In the final months before I received a diagnosis and underwent surgery, I actually contemplated suicide. I’m ashamed to admit that, but it’s true. The pain was so unbelievable, I found myself saying prayers, casting off demons I believed were attached to my uterus. Or, I would make noises while crying out in pain that sounded like demons. The spells now lasted twelve hours instead of the original four. My roommates did everything they could to help me, which wasn’t much, and my dog clung to my side like she was afraid she would never see me again after those nights. I tried everything I could possibly think of: smoking copious amounts of weed, putting weed bullets into my vagina to soothe the muscles, drinking peppermint tea, praying for hours on end, taking baths, getting drunk, avoiding alcohol, having massages, taking 1,000 mg of ibuprofen and 600 mg of tylenol at the same time… nothing helped anymore.
I wanted to die.
But I’m one of the lucky ones.
The positive shift to my story happened very fast. After sharing about one of my painful episodes, my friend Katherine and one of my female cousins shared with me their experiences with endometriosis, and both concluded that endometriosis was the disease that ailed me. Per Katherine’s recommendation, I immediately saw a specialist in LA. He diagnosed me on the spot, and together we agreed that minimally invasive laparoscopic surgery was the right way to go. We scheduled the surgery for July 10, 2017. He also informed me that the painful lump in my breast may be endometriosis as well, although we would never know for sure, and I would just have to live with it. I didn’t care. I was validated! By a doctor! By a male doctor at that! He didn’t judge me or condemn me. He didn’t undermine my experience or try to shame me for “complaining about a female problem”. After seven long years, a medical professional finally took me seriously. He silently nodded while I cried in his office, a simple, affirming act that felt like being cradled in his arms. I don’t know if I have ever felt more relieved, thankful and exposed. I wept tears of gratitude the entire drive home.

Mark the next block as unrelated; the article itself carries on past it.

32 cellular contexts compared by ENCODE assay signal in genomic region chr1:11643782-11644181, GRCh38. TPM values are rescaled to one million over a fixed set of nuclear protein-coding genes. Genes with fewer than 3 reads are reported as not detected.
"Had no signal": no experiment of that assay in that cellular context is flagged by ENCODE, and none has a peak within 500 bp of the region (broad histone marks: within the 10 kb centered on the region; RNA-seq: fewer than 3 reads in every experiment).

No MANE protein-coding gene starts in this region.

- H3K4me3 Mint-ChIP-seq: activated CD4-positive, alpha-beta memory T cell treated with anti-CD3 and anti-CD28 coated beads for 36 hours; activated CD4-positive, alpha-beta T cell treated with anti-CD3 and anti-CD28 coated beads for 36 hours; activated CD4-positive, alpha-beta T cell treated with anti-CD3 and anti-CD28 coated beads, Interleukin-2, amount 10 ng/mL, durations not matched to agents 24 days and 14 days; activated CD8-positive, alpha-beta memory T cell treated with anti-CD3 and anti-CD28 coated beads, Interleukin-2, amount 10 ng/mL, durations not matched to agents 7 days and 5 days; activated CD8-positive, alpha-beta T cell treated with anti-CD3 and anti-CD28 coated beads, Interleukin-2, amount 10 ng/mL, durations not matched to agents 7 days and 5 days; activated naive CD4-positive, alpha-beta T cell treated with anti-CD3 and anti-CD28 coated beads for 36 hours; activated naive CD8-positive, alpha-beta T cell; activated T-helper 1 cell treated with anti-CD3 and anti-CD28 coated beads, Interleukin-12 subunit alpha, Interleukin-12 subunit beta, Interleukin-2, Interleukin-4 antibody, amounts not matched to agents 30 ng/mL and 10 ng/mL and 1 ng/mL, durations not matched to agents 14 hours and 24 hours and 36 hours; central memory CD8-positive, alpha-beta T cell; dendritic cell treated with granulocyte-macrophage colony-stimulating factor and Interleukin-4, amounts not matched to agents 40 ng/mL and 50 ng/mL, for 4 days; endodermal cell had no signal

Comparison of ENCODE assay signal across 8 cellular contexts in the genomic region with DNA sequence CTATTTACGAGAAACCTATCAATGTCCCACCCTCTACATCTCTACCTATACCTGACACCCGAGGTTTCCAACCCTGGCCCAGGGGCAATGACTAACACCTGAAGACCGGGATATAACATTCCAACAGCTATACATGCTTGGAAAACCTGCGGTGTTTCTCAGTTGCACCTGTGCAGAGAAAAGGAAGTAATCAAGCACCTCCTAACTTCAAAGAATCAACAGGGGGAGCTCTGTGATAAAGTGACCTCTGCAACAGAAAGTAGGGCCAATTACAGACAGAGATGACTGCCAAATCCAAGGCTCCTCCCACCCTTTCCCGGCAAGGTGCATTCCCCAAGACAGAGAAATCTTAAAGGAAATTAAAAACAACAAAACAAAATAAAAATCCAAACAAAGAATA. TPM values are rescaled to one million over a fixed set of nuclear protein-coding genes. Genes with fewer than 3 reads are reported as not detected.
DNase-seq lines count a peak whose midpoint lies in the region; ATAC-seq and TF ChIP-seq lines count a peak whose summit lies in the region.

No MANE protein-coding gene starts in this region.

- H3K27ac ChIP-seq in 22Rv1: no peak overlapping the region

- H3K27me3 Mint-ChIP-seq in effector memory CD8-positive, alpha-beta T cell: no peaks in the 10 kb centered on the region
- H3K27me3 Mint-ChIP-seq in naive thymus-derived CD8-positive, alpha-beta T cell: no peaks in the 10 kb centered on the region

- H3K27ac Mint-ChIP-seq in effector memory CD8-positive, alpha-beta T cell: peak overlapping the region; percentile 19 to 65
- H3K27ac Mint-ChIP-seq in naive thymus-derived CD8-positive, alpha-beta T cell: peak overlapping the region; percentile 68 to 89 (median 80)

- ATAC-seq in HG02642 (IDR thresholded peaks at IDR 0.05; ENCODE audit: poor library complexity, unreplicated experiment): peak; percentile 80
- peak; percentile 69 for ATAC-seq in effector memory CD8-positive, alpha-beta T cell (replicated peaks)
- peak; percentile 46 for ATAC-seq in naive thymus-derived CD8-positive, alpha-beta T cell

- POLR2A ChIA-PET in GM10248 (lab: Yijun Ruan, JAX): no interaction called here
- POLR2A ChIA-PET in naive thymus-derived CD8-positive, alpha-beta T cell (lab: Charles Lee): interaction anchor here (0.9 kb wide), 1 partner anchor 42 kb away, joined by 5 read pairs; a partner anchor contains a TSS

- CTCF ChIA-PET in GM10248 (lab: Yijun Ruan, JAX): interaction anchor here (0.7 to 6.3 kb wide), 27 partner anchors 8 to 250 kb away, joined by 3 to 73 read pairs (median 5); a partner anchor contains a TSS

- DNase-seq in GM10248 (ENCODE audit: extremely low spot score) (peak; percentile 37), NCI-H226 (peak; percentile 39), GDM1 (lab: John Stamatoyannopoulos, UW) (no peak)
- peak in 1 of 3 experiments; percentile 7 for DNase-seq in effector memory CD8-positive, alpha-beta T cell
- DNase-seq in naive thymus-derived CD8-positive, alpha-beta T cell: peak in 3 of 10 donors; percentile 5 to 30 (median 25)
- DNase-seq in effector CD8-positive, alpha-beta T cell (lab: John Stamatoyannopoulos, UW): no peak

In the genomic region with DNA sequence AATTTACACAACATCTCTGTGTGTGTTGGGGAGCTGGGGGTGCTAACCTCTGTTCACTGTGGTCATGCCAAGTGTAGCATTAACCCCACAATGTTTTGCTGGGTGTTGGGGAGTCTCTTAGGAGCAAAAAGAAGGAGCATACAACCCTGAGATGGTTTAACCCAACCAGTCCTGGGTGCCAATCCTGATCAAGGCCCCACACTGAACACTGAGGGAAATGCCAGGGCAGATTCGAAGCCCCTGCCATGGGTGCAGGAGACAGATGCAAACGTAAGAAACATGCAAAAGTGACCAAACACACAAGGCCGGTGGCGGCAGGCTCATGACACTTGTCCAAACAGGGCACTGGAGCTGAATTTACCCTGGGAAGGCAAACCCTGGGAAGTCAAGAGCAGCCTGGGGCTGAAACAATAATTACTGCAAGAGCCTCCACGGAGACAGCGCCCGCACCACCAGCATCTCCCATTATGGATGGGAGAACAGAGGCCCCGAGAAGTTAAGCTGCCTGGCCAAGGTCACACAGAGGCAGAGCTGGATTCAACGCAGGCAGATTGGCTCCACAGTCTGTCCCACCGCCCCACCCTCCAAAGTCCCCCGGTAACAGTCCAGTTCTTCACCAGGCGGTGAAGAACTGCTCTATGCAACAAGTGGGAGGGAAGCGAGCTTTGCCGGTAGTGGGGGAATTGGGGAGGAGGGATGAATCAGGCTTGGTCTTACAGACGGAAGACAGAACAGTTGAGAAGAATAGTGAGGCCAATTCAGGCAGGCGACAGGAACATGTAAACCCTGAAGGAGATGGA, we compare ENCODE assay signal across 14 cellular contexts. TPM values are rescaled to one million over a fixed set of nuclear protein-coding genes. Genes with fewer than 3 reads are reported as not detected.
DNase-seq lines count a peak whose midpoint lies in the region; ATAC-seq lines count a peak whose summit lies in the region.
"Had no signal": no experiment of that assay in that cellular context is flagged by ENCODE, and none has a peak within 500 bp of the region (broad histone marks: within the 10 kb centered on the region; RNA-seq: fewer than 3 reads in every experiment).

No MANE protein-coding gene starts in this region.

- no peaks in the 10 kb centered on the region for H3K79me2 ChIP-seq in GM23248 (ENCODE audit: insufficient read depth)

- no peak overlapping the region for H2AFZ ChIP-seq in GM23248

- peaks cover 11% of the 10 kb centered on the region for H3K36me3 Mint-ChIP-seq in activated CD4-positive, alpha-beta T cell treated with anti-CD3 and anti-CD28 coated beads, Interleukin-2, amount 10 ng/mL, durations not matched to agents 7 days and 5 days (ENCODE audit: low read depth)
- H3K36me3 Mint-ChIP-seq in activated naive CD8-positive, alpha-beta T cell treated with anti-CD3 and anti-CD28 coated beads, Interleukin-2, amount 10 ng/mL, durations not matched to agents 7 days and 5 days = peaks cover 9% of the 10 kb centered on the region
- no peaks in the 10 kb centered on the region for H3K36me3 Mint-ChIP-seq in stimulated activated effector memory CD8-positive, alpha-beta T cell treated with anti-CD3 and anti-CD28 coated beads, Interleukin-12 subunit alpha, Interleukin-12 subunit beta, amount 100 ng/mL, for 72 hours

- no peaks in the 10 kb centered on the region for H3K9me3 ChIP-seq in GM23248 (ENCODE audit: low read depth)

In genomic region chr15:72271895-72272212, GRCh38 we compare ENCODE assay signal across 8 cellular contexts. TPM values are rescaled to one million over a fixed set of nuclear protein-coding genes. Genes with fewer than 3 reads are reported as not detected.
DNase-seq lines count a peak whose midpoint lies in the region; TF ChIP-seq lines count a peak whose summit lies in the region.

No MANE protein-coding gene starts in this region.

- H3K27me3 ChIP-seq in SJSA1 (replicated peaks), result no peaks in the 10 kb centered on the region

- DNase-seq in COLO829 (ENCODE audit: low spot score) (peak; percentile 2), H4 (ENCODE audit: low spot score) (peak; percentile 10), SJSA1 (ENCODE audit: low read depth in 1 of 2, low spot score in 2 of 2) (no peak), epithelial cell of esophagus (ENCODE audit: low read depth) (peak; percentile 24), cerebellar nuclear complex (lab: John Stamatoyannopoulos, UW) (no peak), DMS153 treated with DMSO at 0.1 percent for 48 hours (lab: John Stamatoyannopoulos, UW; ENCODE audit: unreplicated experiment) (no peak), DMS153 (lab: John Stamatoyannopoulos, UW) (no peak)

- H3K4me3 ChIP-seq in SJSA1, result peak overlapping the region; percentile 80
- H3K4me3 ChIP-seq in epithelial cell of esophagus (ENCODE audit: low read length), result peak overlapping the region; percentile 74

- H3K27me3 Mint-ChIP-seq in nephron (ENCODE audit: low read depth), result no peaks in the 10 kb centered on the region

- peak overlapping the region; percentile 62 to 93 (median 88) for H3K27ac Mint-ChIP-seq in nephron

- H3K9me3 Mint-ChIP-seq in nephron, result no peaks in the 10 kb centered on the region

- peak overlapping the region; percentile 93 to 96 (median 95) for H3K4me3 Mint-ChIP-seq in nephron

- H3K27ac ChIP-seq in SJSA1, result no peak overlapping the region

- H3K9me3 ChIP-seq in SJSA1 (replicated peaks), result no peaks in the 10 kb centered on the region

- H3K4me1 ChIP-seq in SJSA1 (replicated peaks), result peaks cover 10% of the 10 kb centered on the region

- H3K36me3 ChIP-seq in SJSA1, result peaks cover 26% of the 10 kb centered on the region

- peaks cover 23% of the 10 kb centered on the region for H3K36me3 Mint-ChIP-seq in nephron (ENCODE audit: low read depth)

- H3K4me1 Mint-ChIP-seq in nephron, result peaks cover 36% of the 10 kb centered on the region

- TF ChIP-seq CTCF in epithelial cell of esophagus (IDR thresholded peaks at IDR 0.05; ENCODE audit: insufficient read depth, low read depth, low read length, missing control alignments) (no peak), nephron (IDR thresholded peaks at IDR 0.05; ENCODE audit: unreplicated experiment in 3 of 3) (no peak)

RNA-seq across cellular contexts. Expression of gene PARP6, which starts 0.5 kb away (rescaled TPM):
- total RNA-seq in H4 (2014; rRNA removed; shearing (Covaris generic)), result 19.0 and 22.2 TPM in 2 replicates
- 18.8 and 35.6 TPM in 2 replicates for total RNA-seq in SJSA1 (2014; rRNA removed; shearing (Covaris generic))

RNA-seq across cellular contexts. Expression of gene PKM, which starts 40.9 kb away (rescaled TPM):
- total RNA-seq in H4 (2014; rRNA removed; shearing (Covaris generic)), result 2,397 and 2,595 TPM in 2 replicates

The surgery was short and successful - three small incisions in my belly button and above each hip. A small camera was inserted through the incisions, and cysts were discovered on both of my fallopian tubes, which were then removed by laser. After seven miserable years, the entire procedure took less than ninety minutes. As a result, I have two small scars and I celebrate them every time I look at my torso in the mirror. They represent the day I was given freedom and access to a pain free life. Thanks to the combination of the successful surgery and my decision to take birth control, I have not passed out, vomited, crapped my pants, bled through my jeans, slept through an alarm (in relation to my period), or contemplated suicide since July 10, 2017. I feel happier, healthier, less insane, and no longer afraid of being fired from jobs due to my debilitating condition. My skin is clearing up too! I still have endometriosis, and I will need to keep in tune with my body for the rest of my life and in communication with my doctor to assure it is not worsening, but I am no longer in pain, and I still have the possibility of pregnancy. Many women with endometriosis are not as lucky as me.